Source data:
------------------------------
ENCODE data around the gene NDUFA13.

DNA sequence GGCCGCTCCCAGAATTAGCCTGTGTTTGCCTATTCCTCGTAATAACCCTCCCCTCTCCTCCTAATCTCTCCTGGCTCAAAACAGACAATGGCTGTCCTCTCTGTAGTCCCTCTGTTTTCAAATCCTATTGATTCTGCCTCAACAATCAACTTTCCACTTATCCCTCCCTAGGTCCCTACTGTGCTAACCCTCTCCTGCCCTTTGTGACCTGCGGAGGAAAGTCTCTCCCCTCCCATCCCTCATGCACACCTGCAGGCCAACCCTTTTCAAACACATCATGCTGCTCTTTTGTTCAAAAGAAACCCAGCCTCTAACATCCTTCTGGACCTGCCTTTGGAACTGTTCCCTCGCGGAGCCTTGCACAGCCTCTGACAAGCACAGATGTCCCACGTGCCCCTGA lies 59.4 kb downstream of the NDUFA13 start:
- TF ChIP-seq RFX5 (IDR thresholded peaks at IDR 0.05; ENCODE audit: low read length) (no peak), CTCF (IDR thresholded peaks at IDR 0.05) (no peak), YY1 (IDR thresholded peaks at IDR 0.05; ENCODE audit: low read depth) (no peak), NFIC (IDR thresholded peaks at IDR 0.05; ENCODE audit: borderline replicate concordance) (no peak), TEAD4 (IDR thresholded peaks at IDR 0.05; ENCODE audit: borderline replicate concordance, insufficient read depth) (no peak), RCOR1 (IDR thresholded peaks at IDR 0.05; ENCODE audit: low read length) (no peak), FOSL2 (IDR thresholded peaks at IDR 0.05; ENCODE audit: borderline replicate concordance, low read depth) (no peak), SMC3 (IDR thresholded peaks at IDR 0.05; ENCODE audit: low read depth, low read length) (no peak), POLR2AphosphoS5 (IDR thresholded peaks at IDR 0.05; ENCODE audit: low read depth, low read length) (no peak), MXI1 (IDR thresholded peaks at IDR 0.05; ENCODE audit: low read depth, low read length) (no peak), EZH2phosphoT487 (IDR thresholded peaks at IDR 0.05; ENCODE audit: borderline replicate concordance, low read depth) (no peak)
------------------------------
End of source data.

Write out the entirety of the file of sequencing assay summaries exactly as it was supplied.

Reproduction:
ENCODE data around the gene NDUFA13.

DNA sequence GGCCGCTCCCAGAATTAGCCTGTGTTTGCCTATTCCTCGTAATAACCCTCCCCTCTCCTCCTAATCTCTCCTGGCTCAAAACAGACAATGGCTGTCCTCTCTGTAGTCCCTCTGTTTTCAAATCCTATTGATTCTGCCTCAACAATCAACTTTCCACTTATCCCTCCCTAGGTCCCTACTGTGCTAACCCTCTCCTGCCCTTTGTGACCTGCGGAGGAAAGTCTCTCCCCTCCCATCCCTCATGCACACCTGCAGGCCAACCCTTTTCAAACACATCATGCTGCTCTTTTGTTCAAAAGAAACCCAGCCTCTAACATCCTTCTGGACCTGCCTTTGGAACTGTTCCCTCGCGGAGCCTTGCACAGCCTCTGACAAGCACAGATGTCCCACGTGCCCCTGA lies 59.4 kb downstream of the NDUFA13 start:
- TF ChIP-seq RFX5 (IDR thresholded peaks at IDR 0.05; ENCODE audit: low read length) (no peak), CTCF (IDR thresholded peaks at IDR 0.05) (no peak), YY1 (IDR thresholded peaks at IDR 0.05; ENCODE audit: low read depth) (no peak), NFIC (IDR thresholded peaks at IDR 0.05; ENCODE audit: borderline replicate concordance) (no peak), TEAD4 (IDR thresholded peaks at IDR 0.05; ENCODE audit: borderline replicate concordance, insufficient read depth) (no peak), RCOR1 (IDR thresholded peaks at IDR 0.05; ENCODE audit: low read length) (no peak), FOSL2 (IDR thresholded peaks at IDR 0.05; ENCODE audit: borderline replicate concordance, low read depth) (no peak), SMC3 (IDR thresholded peaks at IDR 0.05; ENCODE audit: low read depth, low read length) (no peak), POLR2AphosphoS5 (IDR thresholded peaks at IDR 0.05; ENCODE audit: low read depth, low read length) (no peak), MXI1 (IDR thresholded peaks at IDR 0.05; ENCODE audit: low read depth, low read length) (no peak), EZH2phosphoT487 (IDR thresholded peaks at IDR 0.05; ENCODE audit: borderline replicate concordance, low read depth) (no peak)